Jeffrey D. Allred, Deseret News
SALT LAKE CITY — Strained water resources and a decrepit storage and delivery system are dual concerns nagging at water providers across the country, but no more apparent than in the Rocky Mountain region that includes Utah.
A report released Tuesday that surveyed nearly 400 municipal, county or other types of providers revealed that aging pipelines, dams, tunnels, pumping and storage and treatment facilities ranked as the No. 1 issue confronting the industry in all regions of the nation.
While water scarcity/availability and conservation earned the No. 9 spot as an issue of concern on a national level, it ranked fourth in the Southwest and even higher, at No. 2, in the Rocky Mountain states of Colorado, Wyoming, Montana and Utah.
"Water in the West has always been a scarce commodity," said Jeff Niermeyer, director of Salt Lake City's public utilities department. "I think when you have large urban growth pressures, using and acquiring water for that community is going to be a challenge."
The survey, in its second year, was conducted by Black & Veatch, a global engineering, construction and consulting company specializing in a variety of infrastructure arenas such as water, energy and telecommunications.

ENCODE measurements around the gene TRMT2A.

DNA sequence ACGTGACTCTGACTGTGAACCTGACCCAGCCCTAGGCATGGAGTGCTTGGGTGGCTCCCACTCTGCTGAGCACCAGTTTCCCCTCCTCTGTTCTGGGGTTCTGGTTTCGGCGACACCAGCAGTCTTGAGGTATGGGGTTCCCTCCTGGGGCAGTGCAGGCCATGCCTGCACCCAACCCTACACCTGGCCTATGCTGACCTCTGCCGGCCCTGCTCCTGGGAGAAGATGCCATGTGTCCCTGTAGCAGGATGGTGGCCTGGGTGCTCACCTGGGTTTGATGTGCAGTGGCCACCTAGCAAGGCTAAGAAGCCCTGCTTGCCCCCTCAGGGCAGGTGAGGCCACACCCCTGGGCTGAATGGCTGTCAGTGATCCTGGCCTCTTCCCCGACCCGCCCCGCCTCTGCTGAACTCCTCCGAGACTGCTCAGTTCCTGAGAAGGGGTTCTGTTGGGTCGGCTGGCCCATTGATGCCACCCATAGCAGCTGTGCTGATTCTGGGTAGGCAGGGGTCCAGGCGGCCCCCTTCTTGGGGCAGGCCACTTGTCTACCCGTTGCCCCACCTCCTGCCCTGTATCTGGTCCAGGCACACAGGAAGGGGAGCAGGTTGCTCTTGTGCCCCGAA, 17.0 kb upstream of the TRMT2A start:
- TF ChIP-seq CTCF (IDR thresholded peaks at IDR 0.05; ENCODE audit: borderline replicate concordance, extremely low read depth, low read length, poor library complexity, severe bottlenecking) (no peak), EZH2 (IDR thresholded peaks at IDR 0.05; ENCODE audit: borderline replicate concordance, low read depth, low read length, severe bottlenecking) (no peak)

A report on those results, "Strategic Directions in the U.S. Water Industry," found that nearly 70 percent of water utility providers are implementing drought contingency plans that embrace conversation, community outreach and using or developing alternative water supplies.
"Across the United States, recent droughts have threatened the reliability of supplies and brought the related issues, such as the impacts of climate change, to the fore," the report said. "While reports of drought conditions in the Southwest are not surprising, the Southeast and Midwest also have experienced drought conditions. As water utilities develop long-range water supply plans, their priorities reflect the climate realities of more frequent and extreme droughts."
Nearly 73 percent of Utah is in moderate drought, according to the latest numbers provided by the U.S. Drought Monitor, while the rest of the state is in extreme drought.
That level of concern, Niermeyer said, is exacerbated when the unpredictability of climate change is added to the mix.
"Our virtual reservoir, our snowpack, is projected to be less, with more water falling as rain, which does not stick around."
The report also found that despite all the concern about aging infrastructure, it is getting little attention by the caretakers and financiers of the system.
Overall, on a national level, the report shows that investment in rehabilitation and replacement of aging systems often lags what is required, with systems being fixed at a rate of less than 1 percent.
Niermeyer said taking care of those systems is a constant process.
"Particularly if you have a large system, such as Salt Lake City's, an older system, there is lot of infrastructure that has to be rehabbed and replaced. There is always a bigger need than the dollars. Utilities tend to stay out of sight and out of mind."
Salt Lake City, however, has weathered rate increases to pay for repairs and upgrades, and Niermeyer said, on average, one-third of his money for that area goes to infrastructure replacement.
Unfortunately, the state's director of the Division of Water Quality, Walt Baker, sees too many circumstances where that is not the case — and especially when it comes to maintenance.
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